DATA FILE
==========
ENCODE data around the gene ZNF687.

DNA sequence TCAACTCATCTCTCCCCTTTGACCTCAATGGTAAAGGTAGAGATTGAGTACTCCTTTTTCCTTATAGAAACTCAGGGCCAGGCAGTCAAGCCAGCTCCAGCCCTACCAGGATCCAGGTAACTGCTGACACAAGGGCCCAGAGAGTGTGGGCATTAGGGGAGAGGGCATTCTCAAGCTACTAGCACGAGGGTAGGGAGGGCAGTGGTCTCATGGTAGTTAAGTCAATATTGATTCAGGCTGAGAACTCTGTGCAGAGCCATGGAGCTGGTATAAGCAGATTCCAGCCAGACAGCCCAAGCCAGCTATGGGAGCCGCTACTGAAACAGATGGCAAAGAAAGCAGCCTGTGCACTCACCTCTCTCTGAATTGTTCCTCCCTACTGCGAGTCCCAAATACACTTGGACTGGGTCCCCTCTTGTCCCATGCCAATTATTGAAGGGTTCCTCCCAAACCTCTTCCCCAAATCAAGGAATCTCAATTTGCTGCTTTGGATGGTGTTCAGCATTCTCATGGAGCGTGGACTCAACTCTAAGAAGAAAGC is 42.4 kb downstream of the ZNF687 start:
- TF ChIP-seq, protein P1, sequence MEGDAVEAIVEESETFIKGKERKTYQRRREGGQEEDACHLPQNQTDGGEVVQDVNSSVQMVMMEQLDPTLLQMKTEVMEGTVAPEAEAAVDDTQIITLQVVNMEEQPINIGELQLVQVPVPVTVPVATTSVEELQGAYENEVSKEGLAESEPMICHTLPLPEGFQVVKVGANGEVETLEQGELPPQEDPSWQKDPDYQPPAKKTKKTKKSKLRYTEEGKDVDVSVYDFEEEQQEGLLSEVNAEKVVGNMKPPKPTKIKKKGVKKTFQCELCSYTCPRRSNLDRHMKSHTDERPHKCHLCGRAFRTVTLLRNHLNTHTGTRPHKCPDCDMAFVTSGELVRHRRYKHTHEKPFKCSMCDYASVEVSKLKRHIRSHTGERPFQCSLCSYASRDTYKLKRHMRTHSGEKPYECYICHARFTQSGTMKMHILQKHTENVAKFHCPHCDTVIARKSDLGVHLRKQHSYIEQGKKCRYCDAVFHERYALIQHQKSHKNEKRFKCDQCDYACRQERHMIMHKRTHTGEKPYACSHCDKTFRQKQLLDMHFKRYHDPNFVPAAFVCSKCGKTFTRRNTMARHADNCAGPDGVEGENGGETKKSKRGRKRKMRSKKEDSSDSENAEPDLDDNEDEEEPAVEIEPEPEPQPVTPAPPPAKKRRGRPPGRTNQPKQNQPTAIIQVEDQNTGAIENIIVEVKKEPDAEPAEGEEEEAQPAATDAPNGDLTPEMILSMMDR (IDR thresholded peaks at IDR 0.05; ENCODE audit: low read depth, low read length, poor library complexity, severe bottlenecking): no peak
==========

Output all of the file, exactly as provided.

ENCODE data around the gene ZNF687.

DNA sequence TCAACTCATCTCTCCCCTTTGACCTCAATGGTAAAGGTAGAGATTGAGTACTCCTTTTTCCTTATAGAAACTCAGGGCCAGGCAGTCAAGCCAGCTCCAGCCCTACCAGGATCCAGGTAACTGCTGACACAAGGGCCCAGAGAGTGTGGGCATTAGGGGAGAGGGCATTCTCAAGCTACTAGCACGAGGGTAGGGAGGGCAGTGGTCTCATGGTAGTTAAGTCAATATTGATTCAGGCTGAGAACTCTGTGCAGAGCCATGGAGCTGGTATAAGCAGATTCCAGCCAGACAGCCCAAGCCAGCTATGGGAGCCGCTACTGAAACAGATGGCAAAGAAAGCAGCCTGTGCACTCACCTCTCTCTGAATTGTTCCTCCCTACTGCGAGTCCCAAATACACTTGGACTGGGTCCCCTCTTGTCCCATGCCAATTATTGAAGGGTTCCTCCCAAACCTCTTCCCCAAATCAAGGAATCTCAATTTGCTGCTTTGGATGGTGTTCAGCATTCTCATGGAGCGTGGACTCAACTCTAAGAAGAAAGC is 42.4 kb downstream of the ZNF687 start:
- TF ChIP-seq, protein P1, sequence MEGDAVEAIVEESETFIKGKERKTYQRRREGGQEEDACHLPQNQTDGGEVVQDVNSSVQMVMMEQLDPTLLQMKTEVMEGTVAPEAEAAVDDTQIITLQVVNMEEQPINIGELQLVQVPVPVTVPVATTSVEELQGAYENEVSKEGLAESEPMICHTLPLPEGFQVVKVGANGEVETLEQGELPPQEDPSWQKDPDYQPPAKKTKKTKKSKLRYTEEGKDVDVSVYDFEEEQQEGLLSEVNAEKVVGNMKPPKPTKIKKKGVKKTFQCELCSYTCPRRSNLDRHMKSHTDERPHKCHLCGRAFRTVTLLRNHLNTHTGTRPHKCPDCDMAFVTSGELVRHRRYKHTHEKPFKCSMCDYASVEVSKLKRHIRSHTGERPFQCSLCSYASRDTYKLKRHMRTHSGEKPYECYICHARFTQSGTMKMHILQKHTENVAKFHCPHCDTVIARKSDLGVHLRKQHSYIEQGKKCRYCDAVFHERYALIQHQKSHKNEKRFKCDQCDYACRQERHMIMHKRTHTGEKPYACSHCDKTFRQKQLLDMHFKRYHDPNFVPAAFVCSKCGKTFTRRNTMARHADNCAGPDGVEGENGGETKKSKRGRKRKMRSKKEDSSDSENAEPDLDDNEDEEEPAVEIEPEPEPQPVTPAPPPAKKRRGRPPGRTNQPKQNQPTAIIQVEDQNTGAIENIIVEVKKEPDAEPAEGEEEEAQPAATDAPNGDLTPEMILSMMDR (IDR thresholded peaks at IDR 0.05; ENCODE audit: low read depth, low read length, poor library complexity, severe bottlenecking): no peak